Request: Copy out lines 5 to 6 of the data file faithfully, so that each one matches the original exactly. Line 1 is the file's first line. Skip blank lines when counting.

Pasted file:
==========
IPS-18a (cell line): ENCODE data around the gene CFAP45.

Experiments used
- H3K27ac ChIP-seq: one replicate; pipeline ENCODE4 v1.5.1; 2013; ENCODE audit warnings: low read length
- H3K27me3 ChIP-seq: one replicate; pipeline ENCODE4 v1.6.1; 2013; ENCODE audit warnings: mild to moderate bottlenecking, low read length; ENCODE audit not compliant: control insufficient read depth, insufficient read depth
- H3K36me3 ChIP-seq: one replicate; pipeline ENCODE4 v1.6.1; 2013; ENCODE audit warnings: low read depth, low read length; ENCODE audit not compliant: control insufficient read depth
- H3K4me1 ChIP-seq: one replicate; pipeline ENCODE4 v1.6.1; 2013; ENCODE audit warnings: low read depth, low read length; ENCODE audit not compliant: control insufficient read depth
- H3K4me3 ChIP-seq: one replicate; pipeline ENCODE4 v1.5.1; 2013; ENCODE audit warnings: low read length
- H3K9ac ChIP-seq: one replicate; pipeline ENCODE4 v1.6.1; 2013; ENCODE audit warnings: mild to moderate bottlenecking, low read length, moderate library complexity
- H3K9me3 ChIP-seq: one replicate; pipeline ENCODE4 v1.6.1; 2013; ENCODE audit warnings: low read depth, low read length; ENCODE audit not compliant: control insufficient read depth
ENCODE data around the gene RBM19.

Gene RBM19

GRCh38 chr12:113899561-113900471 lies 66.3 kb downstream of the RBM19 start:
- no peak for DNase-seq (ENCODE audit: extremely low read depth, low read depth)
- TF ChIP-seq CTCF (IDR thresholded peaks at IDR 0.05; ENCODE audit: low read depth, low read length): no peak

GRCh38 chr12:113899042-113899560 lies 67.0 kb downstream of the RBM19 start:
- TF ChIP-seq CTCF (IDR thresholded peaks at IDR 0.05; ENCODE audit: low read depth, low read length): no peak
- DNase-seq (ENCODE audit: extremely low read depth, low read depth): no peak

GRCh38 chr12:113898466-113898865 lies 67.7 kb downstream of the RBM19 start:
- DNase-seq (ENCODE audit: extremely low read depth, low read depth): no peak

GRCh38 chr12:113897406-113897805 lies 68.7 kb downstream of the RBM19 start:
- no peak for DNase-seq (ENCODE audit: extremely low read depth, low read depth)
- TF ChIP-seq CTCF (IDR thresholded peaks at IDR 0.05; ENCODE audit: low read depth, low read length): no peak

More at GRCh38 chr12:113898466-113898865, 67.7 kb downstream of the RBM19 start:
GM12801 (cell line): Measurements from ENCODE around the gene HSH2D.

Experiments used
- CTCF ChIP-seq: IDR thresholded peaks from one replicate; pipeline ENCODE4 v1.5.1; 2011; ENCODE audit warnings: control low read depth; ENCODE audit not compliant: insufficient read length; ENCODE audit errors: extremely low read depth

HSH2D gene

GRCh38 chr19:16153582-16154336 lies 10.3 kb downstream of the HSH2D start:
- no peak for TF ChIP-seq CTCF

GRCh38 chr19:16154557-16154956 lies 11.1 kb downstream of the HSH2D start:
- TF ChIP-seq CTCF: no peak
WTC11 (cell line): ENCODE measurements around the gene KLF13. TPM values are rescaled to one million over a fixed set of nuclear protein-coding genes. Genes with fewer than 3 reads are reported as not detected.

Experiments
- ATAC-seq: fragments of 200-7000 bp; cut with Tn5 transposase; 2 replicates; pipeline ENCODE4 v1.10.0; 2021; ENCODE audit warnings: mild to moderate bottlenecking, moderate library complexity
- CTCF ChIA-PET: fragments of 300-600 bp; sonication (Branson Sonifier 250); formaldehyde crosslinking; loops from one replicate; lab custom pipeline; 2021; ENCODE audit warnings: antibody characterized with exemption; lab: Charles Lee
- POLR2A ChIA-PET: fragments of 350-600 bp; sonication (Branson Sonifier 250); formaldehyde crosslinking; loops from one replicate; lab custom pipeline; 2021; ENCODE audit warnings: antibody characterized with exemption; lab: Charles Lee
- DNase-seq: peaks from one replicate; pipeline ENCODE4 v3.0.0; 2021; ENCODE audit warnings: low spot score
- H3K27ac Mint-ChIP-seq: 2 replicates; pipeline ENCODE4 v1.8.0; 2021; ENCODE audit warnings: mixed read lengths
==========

- H3K36me3 ChIP-seq: one replicate; pipeline ENCODE4 v1.6.1; 2013; ENCODE audit warnings: low read depth, low read length; ENCODE audit not compliant: control insufficient read depth
- H3K4me1 ChIP-seq: one replicate; pipeline ENCODE4 v1.6.1; 2013; ENCODE audit warnings: low read depth, low read length; ENCODE audit not compliant: control insufficient read depth